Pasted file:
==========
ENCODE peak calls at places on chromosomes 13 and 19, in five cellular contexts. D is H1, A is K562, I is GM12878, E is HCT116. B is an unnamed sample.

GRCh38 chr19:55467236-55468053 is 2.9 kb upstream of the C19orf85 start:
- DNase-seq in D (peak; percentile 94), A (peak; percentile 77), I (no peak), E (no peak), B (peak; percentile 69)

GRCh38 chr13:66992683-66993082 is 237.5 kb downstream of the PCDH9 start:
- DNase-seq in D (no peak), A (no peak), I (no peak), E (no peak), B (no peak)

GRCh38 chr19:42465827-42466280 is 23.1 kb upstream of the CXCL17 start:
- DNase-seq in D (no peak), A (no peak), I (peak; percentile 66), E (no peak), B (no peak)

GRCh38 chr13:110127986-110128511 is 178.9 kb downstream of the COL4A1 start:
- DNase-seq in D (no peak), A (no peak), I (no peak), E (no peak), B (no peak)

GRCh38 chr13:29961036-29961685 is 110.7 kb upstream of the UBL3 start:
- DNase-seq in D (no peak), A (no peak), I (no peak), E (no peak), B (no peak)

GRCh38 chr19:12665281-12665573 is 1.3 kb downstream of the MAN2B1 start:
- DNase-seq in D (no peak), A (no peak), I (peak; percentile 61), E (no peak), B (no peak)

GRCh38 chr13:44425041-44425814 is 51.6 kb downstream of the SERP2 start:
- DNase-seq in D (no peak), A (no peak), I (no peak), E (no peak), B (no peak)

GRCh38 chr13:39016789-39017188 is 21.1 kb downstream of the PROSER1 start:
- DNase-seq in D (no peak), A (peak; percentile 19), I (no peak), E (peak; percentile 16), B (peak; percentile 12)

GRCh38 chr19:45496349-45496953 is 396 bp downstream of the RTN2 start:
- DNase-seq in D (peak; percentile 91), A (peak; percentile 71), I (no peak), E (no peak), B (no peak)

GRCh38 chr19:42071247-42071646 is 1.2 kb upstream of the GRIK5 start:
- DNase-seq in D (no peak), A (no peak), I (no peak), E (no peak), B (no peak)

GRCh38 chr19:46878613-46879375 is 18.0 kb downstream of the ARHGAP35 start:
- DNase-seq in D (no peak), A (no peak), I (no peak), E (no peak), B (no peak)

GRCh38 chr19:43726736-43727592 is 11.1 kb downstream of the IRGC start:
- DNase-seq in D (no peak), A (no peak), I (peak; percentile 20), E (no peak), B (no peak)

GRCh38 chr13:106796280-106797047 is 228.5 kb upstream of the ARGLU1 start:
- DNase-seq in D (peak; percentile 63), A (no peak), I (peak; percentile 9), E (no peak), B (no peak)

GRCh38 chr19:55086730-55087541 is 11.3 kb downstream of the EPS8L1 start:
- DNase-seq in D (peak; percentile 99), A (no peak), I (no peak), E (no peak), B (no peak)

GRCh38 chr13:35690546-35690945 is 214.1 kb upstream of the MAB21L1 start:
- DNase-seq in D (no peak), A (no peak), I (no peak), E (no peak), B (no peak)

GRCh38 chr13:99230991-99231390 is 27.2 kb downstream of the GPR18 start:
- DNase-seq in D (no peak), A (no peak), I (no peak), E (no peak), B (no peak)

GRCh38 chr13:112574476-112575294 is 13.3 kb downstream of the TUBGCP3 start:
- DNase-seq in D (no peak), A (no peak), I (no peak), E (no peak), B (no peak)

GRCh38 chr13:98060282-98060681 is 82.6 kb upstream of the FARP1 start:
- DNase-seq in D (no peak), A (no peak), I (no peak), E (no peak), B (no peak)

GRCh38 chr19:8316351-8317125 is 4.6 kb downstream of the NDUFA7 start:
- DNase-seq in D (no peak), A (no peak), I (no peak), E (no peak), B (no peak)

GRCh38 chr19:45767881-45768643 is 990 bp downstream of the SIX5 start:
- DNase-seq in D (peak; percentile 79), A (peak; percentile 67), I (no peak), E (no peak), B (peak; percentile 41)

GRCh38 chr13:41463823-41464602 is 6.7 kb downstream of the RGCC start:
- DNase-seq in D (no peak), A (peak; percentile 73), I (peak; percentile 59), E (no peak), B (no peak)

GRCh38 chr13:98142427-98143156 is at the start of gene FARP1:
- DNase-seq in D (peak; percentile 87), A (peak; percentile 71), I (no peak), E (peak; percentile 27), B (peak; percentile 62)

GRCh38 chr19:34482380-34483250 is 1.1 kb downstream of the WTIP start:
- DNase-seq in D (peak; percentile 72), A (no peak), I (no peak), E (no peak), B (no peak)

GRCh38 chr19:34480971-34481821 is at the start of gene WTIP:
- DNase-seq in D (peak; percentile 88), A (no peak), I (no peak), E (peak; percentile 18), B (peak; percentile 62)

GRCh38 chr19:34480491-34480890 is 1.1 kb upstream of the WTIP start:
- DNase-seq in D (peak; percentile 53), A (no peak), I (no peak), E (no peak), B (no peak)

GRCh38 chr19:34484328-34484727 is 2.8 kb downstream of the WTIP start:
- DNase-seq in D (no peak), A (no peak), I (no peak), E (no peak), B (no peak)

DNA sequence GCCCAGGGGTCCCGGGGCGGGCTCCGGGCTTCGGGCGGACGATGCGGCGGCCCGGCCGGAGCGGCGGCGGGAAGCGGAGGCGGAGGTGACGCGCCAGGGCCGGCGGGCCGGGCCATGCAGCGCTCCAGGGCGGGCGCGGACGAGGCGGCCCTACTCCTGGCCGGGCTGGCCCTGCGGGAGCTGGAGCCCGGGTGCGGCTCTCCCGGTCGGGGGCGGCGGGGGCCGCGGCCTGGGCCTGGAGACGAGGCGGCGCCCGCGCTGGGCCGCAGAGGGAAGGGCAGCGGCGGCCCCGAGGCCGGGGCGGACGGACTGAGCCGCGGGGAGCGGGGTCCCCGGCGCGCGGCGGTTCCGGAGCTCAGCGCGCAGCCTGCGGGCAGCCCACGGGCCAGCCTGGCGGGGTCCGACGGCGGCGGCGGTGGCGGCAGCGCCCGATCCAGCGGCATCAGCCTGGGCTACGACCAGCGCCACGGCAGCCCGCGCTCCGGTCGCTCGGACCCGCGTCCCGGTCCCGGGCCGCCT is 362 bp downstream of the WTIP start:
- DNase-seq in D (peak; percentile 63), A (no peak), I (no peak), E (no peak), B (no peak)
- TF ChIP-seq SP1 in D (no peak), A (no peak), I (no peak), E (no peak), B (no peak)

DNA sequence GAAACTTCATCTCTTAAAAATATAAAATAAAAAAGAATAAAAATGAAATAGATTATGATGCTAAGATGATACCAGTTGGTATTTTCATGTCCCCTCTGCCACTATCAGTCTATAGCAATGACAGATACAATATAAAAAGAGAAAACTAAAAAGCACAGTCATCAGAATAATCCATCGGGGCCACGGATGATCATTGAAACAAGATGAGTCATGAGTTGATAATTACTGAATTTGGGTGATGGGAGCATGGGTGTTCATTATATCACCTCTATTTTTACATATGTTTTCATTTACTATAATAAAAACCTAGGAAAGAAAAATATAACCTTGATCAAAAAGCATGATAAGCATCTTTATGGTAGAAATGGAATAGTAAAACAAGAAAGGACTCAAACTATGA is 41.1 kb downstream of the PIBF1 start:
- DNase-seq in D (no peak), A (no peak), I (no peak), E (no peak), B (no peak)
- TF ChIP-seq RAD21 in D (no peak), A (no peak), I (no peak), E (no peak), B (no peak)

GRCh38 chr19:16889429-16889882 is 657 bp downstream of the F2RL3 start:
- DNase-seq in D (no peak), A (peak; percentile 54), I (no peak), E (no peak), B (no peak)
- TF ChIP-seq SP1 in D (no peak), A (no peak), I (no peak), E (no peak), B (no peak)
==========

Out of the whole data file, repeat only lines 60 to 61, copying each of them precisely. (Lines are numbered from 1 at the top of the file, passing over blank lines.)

GRCh38 chr19:16889429-16889882 is 657 bp downstream of the F2RL3 start:
- DNase-seq in D (no peak), A (peak; percentile 54), I (no peak), E (no peak), B (no peak)